In a situation where a staff are found non-compliant, managers should investigate into reasons for non compliance and address any potential barriers.

Some key strategies that can be used to monitor and mitigate risk related to patient harm
  1. Reliable Verification Processes: Organization should create a reliable verification processes that can ensure use of two patient identifiers are being used at the point of care.
  2. Ensure that the verification process involves use of questions that require an active response.
  3. Create a high performing team environment by providing education/simulation programs to support the development of teamwork and communication in the emergency department, operating room, or other environments were focused time out is required. 
  4. Coach care team members on how to give constructive feedback.
  5. Encourage documentation and reporting of errors involving patient identification. Establish protocols for management of wrong patient incidents including timely notification, documentation, disclosure, and investigation.
  6. Implement formal strategies to help ensure consistent adherence to patient verification policies/practices. This could include periodic chart audits, analysis of reported incidents, as well as learning from legal claims. 

What does the process should look like?
If there are processes related to patient identification then a review of those processes against the accreditation standard as outlined here would be a good staring point. In the absence of a process, a new process or policy related to patient identification verification should be written. At the end of approval of this new policy, it will be crucial to train all staff members as well as introduce a process that can provide an ongoing recurring training opportunities for staff.

What should be the content of the new policy?
  • It should focus on how to do two independent patient identifier verification.
  • It should cover the audit process, frequency and intervals.
  • As the team works through this, a process for escalating any barriers related to noncompliance should also be discussed and documented. This would allow an opportunity for broader communication and shared learning around how the issue will be handled and what support may be required from broader team and organizational leaders.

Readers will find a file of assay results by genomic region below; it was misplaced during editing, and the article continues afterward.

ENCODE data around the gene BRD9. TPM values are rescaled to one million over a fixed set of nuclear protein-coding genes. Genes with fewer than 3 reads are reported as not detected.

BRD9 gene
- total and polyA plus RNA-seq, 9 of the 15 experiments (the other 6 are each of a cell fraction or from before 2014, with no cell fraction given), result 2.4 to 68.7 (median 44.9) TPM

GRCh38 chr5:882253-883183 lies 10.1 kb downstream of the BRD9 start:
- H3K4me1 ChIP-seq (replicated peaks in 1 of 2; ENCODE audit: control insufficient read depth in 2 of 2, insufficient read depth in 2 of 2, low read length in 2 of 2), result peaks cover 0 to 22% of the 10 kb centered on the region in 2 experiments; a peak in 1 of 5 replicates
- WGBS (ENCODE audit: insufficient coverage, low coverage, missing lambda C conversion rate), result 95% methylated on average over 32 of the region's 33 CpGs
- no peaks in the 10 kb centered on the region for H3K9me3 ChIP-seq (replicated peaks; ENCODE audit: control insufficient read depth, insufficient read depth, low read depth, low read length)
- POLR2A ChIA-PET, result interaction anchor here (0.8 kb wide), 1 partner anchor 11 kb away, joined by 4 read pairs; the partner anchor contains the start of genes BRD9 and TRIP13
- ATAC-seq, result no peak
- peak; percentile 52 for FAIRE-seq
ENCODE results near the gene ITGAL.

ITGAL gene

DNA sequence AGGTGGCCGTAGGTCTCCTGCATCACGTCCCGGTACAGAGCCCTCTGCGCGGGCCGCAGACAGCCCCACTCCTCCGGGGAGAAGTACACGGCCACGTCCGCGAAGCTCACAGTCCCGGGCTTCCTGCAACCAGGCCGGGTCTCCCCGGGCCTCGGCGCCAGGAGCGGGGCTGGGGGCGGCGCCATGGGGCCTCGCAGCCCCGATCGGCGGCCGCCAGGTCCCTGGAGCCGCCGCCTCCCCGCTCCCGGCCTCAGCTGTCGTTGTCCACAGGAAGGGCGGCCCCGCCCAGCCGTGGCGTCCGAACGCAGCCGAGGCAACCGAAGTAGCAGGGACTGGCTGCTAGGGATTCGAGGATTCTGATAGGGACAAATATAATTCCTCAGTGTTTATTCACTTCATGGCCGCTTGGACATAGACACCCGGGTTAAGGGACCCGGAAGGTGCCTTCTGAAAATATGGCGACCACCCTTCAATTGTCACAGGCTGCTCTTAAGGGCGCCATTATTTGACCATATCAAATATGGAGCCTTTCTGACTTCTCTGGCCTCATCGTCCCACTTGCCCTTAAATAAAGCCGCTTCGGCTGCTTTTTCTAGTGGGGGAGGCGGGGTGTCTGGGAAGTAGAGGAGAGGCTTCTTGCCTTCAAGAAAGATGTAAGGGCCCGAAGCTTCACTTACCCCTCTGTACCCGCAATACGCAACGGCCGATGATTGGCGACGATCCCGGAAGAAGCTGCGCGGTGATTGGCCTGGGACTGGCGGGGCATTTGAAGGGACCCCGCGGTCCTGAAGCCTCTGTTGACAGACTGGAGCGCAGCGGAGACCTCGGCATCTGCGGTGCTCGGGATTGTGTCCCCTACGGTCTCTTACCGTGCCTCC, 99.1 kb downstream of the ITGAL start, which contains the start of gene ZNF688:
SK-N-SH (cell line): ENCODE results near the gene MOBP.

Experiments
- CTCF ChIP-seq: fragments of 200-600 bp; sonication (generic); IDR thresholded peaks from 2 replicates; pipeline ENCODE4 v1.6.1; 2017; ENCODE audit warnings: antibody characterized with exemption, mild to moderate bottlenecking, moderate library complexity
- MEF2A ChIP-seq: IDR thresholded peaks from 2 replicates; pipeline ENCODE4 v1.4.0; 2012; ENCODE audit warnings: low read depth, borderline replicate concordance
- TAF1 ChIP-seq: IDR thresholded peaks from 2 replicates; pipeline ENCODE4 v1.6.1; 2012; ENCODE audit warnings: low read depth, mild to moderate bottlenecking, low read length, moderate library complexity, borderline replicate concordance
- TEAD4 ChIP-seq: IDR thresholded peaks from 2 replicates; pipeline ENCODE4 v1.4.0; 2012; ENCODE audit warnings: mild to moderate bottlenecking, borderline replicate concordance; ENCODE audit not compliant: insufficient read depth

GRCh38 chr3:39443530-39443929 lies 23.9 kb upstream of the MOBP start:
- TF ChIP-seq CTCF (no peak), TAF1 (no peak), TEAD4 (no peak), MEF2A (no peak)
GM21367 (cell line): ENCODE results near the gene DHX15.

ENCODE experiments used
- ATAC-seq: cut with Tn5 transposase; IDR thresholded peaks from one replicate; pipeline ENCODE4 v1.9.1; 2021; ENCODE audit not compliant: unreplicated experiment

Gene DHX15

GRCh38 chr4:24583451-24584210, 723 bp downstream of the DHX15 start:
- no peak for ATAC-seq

What should the audit process look like?

  1. Audit process can be simply a list of process flow chart outlining the key steps.
  2. It should highlight the goal or a problem statement. In this case - to measure if two patient identifier are being used in the emergency department or broadly in the organization at the point of care.
  3. A criteria / standard should be outlined - in this case it would include when to do the patient identification verification? (e.g. at the registration, bed-side before starting IV etc etc.)
  4. A criteria / standard should be outlined regarding how to do the verification? (e.g.  Acceptable vs Unacceptable IDs, Active response vs Passive response).  
  5. Policy / procedure should include information regarding how often an observation / audit will be conducted. The procedure should outline information such as who is responsible for the audit, where the data will be stored and how the data will be used?
  6. The next step in the process would be to outline what do when standards are not met. How it will be communicated and what will be done to address any identified barriers.
  7. As the ultimate goal in this case would be to increase compliance, any non-compliance would require implementing a change. What would that PDSA (Plan, Do, Study, Act) look like?
  8. A policy / procedure should mention training plan, training documentation and retraining frequency. 
Reference Policy:

The identified situation is an example of operational risks that can easily become a reputation and strategic risks in an event a high profile case is surfaced in  the media potentially tarnishing organization's reputation and its leaders. The organization is taking a reactive but a correct approach to rectify the situation and to prevent a recurrence.